The Skoda Fabia’s sensibly laid out cabin comes with a decent amount of standard equipment, but its numerous black plastic trims don’t feel particularly upmarket
The Skoda Fabia’s cabin isn’t particularly exciting to look at, but at least everything’s easy to use and the heating and ventilation controls are sensibly laid out.
There are fewer expensive-feeling soft-touch plastics dotted around the Skoda Fabia’s interior than you’ll find in a VW Polo or even a Ford Fiesta, however, and you have to pay extra for a high-spec car if you want some colourful plastic or cool brushed-metal effect dashboard trims.
That isn’t to say the Skoda Fabia feels cheap and flimsy – the dashboard and door trims feel like they’ll stand up to years of abuse and the various cubbyholes and door bins are equally sturdy.
Sporty Monte Carlo models inject a little more character into the Fabia’s slightly forgettable cabin. Eye-catching red contrast stitching is scattered about and you get a leather-trimmed steering wheel, sports front seats and stainless steel pedal trims as standard.
Rather than impress with flashy colours, fancy gadgets and posh materials, the Skoda Fabia brings loads of neat, genuinely useful family-oriented features to the small car party
All Fabias come with at least a 6.5-inch touchscreen infotainment system built into the dashboard. Entry-level cars come with the Swing system, which features Bluetooth connectivity and DAB digital radio while mid-range versions get a much improved Swing Plus system with built-in smartphone mirroring.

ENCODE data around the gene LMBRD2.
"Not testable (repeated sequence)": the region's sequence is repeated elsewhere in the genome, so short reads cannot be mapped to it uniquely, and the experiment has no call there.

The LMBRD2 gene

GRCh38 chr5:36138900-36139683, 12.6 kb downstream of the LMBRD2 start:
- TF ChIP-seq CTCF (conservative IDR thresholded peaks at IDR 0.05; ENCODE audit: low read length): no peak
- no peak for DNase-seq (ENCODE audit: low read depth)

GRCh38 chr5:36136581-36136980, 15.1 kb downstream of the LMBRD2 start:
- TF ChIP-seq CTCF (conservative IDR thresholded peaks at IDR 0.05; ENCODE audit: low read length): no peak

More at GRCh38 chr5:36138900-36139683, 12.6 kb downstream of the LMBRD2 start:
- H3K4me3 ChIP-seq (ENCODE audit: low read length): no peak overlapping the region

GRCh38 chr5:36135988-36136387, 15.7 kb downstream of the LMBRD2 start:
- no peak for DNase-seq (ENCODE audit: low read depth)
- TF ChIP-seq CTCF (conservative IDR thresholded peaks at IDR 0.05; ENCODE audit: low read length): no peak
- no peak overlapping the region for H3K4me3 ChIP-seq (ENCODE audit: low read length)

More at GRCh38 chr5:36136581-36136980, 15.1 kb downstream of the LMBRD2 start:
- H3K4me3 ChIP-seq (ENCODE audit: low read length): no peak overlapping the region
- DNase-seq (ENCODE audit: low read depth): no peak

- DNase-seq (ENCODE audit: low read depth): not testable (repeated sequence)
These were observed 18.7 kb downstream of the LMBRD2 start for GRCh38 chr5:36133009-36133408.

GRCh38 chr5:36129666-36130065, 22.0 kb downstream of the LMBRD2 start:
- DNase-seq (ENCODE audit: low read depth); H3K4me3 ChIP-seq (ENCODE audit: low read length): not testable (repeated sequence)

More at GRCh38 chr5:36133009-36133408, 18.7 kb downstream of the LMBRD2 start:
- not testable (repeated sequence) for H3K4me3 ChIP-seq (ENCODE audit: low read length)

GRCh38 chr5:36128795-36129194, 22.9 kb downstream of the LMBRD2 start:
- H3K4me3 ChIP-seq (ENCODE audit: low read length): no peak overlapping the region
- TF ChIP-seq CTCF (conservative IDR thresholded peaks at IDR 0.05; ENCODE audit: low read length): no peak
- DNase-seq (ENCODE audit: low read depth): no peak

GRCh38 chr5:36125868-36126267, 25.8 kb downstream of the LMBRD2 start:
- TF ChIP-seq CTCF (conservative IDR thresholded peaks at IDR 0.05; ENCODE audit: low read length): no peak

The latter lets you use a selection of your phone’s apps – including navigation and music-streaming services – through the Skoda Fabia’s screen. They’re a doddle to use, work with both Apple and Android devices, and mean you needn’t worry about paying extra for Skoda’s own built-in sat nav.
The touchscreen menus are logically laid out and have a nice big font so they’re easy to read on the move. The display isn’t quite as big or as bright as those in a VW Polo or Ford Fiesta, but switching between the system’s key features is just as easy thanks to eight handy shortcut buttons on the dashboard.
Unlike the VW Polo, you can’t upgrade the Skoda Fabia’s standard six-speaker stereo system to a big-name brand unit. The standard system’s still reasonably punchy, but don’t expect it to rattle your passengers’ fillings, even with the volume cranked all the way up.
Speaking of passengers, the latest Fabia also comes with two USB ports between the front seats so those in the back can keep their phones topped up with juice, too.